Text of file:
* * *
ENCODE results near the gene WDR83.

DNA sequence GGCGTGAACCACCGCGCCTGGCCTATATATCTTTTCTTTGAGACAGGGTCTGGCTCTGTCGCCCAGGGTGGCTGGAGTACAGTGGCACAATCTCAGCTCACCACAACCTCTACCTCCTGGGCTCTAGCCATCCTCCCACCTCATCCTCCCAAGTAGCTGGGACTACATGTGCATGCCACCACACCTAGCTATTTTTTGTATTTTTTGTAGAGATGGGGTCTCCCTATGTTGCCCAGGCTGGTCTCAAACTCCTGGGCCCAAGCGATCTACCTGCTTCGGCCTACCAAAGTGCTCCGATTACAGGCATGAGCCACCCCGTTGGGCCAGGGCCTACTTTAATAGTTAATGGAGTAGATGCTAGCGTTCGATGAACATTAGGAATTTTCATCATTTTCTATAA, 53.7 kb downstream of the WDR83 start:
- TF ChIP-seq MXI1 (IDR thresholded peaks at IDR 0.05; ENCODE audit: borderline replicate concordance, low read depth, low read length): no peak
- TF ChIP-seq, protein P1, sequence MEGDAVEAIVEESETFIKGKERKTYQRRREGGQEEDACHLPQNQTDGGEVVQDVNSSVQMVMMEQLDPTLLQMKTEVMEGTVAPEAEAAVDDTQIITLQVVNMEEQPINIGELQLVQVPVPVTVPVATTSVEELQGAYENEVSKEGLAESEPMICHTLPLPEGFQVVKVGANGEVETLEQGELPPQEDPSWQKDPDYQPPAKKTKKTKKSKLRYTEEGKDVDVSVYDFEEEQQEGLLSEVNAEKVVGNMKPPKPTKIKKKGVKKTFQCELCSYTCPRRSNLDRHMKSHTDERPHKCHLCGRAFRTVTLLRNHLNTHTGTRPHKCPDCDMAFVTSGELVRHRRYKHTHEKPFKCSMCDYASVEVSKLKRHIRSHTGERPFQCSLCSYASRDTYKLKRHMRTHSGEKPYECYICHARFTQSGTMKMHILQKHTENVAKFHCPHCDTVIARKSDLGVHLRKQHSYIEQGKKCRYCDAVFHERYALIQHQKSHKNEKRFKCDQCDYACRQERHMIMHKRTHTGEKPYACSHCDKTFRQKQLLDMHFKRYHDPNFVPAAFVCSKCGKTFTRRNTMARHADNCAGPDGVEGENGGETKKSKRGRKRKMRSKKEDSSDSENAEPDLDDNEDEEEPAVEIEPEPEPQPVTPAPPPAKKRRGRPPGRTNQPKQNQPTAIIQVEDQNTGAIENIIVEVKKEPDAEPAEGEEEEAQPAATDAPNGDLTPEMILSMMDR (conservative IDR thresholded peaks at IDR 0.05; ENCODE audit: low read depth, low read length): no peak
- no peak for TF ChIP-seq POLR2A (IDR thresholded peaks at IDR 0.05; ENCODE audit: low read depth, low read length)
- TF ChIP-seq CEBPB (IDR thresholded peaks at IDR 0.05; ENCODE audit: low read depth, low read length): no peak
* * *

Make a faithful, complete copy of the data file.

ENCODE results near the gene WDR83.

DNA sequence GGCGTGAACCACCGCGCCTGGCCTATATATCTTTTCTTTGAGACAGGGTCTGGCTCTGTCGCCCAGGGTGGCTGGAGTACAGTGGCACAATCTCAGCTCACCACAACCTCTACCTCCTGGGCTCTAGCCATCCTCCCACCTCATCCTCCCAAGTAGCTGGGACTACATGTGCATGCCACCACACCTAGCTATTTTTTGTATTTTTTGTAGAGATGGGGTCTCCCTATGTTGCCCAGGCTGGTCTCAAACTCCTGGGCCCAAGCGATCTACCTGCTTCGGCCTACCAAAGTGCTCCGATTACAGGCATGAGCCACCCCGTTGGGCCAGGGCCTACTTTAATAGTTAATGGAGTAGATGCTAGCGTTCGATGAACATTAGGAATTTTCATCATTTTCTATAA, 53.7 kb downstream of the WDR83 start:
- TF ChIP-seq MXI1 (IDR thresholded peaks at IDR 0.05; ENCODE audit: borderline replicate concordance, low read depth, low read length): no peak
- TF ChIP-seq, protein P1, sequence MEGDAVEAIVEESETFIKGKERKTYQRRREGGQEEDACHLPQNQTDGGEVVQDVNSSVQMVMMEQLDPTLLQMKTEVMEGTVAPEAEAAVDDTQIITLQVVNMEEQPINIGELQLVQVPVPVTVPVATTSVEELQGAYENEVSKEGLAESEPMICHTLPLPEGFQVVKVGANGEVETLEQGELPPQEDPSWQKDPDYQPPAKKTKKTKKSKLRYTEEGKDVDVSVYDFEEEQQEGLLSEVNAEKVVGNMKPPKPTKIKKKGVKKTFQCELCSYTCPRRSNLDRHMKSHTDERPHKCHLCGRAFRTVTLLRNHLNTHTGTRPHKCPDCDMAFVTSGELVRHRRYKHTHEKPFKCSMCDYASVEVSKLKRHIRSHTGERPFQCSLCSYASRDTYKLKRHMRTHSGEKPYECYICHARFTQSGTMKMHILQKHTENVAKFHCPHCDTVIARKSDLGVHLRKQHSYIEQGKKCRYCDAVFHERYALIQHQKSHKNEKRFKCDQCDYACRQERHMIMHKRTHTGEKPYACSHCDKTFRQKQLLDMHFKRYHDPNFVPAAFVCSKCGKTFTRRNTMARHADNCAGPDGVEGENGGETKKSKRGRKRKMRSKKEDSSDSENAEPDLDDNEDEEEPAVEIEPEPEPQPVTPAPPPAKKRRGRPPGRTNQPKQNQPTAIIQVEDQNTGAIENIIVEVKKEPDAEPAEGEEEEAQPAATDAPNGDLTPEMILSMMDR (conservative IDR thresholded peaks at IDR 0.05; ENCODE audit: low read depth, low read length): no peak
- no peak for TF ChIP-seq POLR2A (IDR thresholded peaks at IDR 0.05; ENCODE audit: low read depth, low read length)
- TF ChIP-seq CEBPB (IDR thresholded peaks at IDR 0.05; ENCODE audit: low read depth, low read length): no peak